Charles Urquhart and Catherine Pitt look at the reasons explaining the recent downward trend of employment tribunal claims, and consider what the future holds.
Quarterly tribunal statistics published in the UK in December 2014 confirmed 61% fewer claims were received between July and September 2014 than during the same period in 2013: a staggering decline. Last year and 2013 also witnessed the introduction of pre-claim conciliation and landmark decisions relating to holiday pay. We explore how these changes may affect employment practices liability (EPL) insurance.
The causes of this downward trend are twofold: the introduction of tribunal fees on July 29, 2013, which was then compounded by the introduction of mandatory pre-claim conciliation on May 6, 2014 (which involves prospective claimants approaching Acas and obtaining an early conciliation certificate before they can bring a tribunal claim).
Two recent judicial challenges to the fee regime by Unison were unsuccessful and it is not envisaged the pre-claim conciliation rules will be withdrawn any time soon. Therefore, at the moment it seems unlikely this trend will be reversed unless the government introduces a radically different system after the general election.
For the time being at least, these changes appear here to stay. This may well have an impact on EPL policy pricing and the downward adjustment of premiums to reflect the reduced number of claims. There may also be a drop in the number of businesses purchasing the cover at all if they perceive the risk of claims to be reduced.
Insurers should revisit their policy offerings and consider whether tribunal fees, which may be refunded to successful claimants or incorporated into settlement offers, are covered. For a single claimant who has paid both the issue and hearing fee, this could be between £390 ($605) and £1,200. Insurers can also expect an increased appetite for settlement at the pre-claim and pre-hearing stages (before the fees are due), which should be factored into any strategy.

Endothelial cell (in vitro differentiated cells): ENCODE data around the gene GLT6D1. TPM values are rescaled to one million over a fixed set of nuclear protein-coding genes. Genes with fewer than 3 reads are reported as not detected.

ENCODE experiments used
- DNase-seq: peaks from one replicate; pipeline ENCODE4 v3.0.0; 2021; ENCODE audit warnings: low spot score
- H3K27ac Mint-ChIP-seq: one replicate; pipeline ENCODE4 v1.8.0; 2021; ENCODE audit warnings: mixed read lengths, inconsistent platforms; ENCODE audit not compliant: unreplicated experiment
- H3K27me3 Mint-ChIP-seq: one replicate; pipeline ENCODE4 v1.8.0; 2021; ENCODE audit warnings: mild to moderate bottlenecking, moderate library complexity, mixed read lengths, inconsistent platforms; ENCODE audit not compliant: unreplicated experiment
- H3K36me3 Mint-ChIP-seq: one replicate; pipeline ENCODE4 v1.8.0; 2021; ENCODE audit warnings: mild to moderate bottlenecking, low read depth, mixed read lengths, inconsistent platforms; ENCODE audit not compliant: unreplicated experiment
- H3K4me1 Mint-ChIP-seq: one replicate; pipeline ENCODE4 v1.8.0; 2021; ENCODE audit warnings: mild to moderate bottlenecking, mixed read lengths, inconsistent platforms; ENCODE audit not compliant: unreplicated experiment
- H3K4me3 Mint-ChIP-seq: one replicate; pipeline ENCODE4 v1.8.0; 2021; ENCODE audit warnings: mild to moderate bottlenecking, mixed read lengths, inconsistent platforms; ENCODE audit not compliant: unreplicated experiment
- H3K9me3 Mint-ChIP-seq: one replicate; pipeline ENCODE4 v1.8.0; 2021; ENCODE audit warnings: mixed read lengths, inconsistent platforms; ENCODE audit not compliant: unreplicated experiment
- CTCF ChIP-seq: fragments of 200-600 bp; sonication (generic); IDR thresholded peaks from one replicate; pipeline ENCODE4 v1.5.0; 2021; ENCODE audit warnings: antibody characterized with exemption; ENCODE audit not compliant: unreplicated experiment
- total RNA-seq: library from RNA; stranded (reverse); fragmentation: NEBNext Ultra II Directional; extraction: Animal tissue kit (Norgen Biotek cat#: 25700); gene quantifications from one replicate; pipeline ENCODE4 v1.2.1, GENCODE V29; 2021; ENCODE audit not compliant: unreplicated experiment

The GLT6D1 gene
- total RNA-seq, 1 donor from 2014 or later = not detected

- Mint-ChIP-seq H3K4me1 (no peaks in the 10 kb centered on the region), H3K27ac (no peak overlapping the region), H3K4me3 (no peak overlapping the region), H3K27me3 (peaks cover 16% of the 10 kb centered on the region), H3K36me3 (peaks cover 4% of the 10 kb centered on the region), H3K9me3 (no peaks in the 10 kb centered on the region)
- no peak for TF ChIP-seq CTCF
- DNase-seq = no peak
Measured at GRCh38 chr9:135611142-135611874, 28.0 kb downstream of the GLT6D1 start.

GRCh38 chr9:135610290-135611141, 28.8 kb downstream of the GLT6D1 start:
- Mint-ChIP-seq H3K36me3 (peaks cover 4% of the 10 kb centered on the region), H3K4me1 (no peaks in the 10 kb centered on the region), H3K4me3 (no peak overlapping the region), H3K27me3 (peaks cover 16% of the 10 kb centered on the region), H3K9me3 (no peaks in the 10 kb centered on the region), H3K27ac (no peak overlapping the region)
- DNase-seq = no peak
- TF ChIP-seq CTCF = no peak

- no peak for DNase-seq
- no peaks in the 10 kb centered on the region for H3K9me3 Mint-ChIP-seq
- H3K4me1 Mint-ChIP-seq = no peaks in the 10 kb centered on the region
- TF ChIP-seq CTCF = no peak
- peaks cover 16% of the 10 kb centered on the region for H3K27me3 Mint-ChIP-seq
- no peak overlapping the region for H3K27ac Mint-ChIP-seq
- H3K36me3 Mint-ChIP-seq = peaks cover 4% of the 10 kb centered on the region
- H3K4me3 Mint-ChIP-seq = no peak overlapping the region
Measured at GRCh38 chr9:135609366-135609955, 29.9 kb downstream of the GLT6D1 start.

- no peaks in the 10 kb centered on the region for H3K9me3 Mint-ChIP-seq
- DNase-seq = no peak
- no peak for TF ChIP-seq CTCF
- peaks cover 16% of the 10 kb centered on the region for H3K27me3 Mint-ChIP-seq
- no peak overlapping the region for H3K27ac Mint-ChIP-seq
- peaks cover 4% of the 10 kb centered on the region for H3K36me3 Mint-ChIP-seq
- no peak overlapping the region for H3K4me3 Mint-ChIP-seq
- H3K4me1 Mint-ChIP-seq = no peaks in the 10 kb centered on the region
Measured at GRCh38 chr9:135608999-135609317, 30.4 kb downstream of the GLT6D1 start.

Mandatory pre-claim conciliation is proving an attractive option for employees, especially set against the prospect of paying a tribunal fee to issue a claim. Insurers can therefore expect earlier notification of prospective claims and should consider whether the pre-claim stage is covered under their existing policies.
The maximum compensatory award for unfair dismissal is now capped at the lower of the statutory cap and 52 weeks’ pay. This gives more certainty over likely awards and is an additional factor for insurers to consider when setting reserves. However, this could arguably result in more automatic unfair dismissal, whistleblowing and discrimination claims (which have uncapped compensation) being brought.
Finally, recent decisions have confirmed holiday pay should include overtime and commission. Some employers have therefore been underpaying holiday and the potential liability for backdated holiday pay claims is significant. Even if the claims themselves are not covered, insurers will need to establish whether the legal costs of defending them are.
So what is next? We are expecting a number of key developments in 2015, including an appeal hearing on Unison's challenge to tribunal fees, further decisions on holiday pay and equal pay group actions in the private sector. With the forthcoming general election in May, however, there is less certainty than usual as to what the year will hold for employers.